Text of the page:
In the third and final article of his Strategy for Start-ups series, Richard Hughes-Jones from Firewerks contrasts traditional and lean planning cycles that guide start-ups in their key decisions:
In his book Good Strategy / Bad Strategy, Richard Rumelt defines strategy as “a coherent set of analyses, concepts, policies, arguments and actions that respond to a high stakes challenge… Strategy is about how an organisation will move forward”. This definition is a very good one and is as appropriate to start-ups as it is to any corporation. But there are differences of course between such organisations, as Steve Blank reminds us, “a start-up is not a smaller version of a large company. A start-up is a temporary organisation in search of a scalable, repeatable, profitable business model”. So how should start-ups frame their strategic thinking?
Time: the speedboat versus the oil tanker
In a traditional corporate setting, a business would formulate strategy based on thorough analysis of its market, competitors and customers, setting the scene for strategic execution typically over a 3-4 year period. This worked very well for many years but competitive advantage is becoming increasingly transient and the ability of large corporates to remain in the top spot is being undermined. And don’t they just know it.
This is why start-ups have a profound generic competitive advantage when set against their corporate counterparts. It lies in their ability to change course rapidly. Some have argued that the pace of change, and associated uncertainty, means you don’t need a strategy. Having one means that you are rigid and inflexible. I don’t agree with this. Strategy remains an overarching framework in any business large or small and is necessary to guide key decisions. We just need to reframe how we think about it for a start-up and that comes down to having shorter strategic timescales with focused ‘proximate objectives’ (feasible targets you take actionable steps to work towards) at which point the strategy can be reviewed and changed if necessary.
Start-ups must integrate ‘product validation’ (ensuring the product answers a distinct problem or opportunity, and is effective and feasible) and potential pivots into their overarching business strategy. Going back to Rumelt, he views strategy as having an essential logical structure, called the kernel, which contains: a diagnosis, a guiding policy, and supporting coherent actions. In a traditional corporate sense, “the guiding policy specifies the approach to dealing with the obstacles called out in the diagnosis” and coherent actions are “feasible coordinated policies, resource commitments and actions designed to carry out the guiding policy”. We’ve discovered that in a corporate setting this has worked well in the past, but start-ups operate in a very different way. Methodologies like The Lean Start-up, flip Rumelt’s kernel around by placing the formulation of a guiding policy before the diagnosis. With a guiding policy in place, a start-up sets out to validate it via the Build-Measure-Learn process. If the guiding policy is disproven then the start-up pivots to a new guiding policy that it then retests via the same process.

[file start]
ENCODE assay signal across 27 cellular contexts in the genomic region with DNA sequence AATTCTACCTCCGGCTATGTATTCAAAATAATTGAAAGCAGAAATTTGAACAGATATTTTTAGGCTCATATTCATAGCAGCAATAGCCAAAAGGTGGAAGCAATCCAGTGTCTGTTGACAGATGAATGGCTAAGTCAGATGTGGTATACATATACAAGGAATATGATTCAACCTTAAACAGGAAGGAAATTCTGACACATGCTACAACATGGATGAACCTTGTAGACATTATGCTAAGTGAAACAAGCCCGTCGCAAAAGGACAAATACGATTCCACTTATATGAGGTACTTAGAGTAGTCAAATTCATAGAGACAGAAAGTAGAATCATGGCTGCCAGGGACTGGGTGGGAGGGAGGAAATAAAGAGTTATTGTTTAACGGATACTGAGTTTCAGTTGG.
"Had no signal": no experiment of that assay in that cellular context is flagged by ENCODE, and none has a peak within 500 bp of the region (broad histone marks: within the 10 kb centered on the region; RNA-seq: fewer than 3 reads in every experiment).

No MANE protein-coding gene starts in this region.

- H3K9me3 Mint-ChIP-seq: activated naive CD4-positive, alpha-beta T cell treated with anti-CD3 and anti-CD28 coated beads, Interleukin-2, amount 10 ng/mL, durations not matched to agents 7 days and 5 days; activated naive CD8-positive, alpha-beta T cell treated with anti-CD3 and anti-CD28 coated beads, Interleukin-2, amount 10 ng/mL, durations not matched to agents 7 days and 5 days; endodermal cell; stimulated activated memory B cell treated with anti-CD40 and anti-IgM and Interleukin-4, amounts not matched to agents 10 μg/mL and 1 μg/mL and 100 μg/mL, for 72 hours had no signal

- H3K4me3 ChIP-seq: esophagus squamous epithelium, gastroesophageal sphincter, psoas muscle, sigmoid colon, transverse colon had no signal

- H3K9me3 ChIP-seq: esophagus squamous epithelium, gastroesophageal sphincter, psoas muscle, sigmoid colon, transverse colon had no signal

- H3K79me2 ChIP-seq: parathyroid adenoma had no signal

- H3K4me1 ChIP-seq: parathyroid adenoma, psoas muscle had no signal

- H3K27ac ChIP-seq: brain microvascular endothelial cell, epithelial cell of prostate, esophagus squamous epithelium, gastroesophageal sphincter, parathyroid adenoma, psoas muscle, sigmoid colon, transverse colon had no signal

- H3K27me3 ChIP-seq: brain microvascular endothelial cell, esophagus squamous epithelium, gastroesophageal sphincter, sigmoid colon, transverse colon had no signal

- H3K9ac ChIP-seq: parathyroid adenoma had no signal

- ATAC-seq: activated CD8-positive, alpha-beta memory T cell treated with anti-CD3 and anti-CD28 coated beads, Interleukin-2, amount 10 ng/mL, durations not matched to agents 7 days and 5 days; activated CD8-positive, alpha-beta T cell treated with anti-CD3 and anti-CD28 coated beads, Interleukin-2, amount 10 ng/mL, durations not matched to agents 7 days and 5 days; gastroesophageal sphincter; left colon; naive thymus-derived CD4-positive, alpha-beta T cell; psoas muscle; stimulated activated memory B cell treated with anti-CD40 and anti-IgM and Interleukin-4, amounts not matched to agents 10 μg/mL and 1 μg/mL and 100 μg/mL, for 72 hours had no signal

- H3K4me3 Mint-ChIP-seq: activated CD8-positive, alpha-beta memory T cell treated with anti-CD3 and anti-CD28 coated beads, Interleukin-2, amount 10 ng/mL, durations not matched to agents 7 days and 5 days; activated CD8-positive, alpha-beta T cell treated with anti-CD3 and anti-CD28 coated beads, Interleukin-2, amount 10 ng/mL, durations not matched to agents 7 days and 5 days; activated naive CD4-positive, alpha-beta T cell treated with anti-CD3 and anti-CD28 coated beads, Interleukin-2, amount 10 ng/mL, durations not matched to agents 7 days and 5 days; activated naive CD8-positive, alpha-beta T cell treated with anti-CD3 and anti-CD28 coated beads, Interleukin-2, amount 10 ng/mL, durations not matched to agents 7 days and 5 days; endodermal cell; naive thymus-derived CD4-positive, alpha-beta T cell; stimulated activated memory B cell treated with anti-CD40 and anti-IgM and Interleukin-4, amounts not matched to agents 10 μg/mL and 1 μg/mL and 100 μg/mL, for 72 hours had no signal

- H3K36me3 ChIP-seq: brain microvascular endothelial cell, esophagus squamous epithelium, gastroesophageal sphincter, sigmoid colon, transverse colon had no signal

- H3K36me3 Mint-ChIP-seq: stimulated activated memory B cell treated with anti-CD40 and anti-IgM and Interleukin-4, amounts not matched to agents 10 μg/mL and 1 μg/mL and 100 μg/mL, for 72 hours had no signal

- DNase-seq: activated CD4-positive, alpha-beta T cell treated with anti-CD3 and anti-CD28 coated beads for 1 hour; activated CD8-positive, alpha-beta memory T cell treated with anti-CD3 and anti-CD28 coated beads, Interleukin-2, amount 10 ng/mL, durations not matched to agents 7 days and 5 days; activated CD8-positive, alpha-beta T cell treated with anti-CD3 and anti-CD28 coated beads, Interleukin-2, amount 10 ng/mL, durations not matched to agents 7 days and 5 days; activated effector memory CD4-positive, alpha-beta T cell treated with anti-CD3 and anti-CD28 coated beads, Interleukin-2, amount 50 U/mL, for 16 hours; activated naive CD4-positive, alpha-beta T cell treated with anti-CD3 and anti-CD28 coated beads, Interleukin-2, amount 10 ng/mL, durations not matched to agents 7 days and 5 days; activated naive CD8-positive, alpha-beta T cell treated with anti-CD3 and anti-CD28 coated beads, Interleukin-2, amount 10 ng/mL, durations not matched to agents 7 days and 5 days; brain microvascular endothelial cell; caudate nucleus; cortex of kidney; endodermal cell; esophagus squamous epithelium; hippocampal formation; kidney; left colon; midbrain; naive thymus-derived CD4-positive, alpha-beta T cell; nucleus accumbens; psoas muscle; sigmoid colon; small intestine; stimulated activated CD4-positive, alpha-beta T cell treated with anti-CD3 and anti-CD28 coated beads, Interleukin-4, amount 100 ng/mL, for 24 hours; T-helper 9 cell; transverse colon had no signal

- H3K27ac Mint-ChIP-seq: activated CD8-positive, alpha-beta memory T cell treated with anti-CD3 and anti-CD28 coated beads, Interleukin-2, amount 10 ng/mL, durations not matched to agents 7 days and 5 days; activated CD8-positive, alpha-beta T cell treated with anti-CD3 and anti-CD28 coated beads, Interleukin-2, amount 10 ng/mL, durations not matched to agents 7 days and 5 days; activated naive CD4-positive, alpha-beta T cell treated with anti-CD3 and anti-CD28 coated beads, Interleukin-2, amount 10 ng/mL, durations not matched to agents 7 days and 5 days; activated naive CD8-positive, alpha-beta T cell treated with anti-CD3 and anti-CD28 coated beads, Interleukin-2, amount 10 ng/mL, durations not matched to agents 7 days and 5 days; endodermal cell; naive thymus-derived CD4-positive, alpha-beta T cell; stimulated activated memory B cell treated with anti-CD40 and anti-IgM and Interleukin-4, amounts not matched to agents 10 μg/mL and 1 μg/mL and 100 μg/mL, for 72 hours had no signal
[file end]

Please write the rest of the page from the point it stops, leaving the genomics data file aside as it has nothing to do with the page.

So how should start-ups frame their strategic thinking?
Consider the two charts below. The first represents the traditional strategic planning cycle for a large corporate and the second is a suggested approach for a start-up.
In the first chart the corporate has a Vision for it wants to be, has set its course over a 3-4 year timeframe with a clear objective or set of objectives in mind and has a number of clear strategic actions in place. These can then be passed down to individual business units to implement (examples might be purchasing a new factory, acquiring a competitor and/or implementing a new CRM system).
In the second chart, the start-up has a Vision that is equally holy. However, strategic thinking and execution needs to be considered on a shorter term basis, guided by feasible proximate objectives, which all within the team are clear about and working together to achieve. This approach recognises two key things. Firstly that the course will change. And secondly that only when validation has occurred, and the business model has become more fixed, can the business move towards longer term objectives and focus on meatier actions. At this point the business is moving out of its start-up phase.
This approach does not reinvent the strategic wheel. It just helps bring a logical framework to the activities of an early stage business.
Let’s reconsider Fred Wilson’s breakdown of a CEO’s main functions (which I introduced in my previous article) in this light:
- Sets the overall vision and strategy of the company and communicates it to all stakeholders (and in my opinion should take overall responsibility for its execution).
- Recruits, hires, and retains the very best talent for the company.
- Makes sure there is always enough cash in the bank.
With a clear strategic plan in place the early stage business can set about executing it, and benefit from a team that is fully on-board and aware of what is expected of them. This makes the leadership task much easier AND means you can manage your cash burn rate in accordance with your plan so you don’t unexpectedly run out of cash.
How well do you feel that methodologies like The Lean Start-up address the realities of growing an early-stage company? Are shorter planning cycles and proximate objectives the best match? Join us on Twitter @KPMGTechGrowth and @rhughesjones to spark the debate.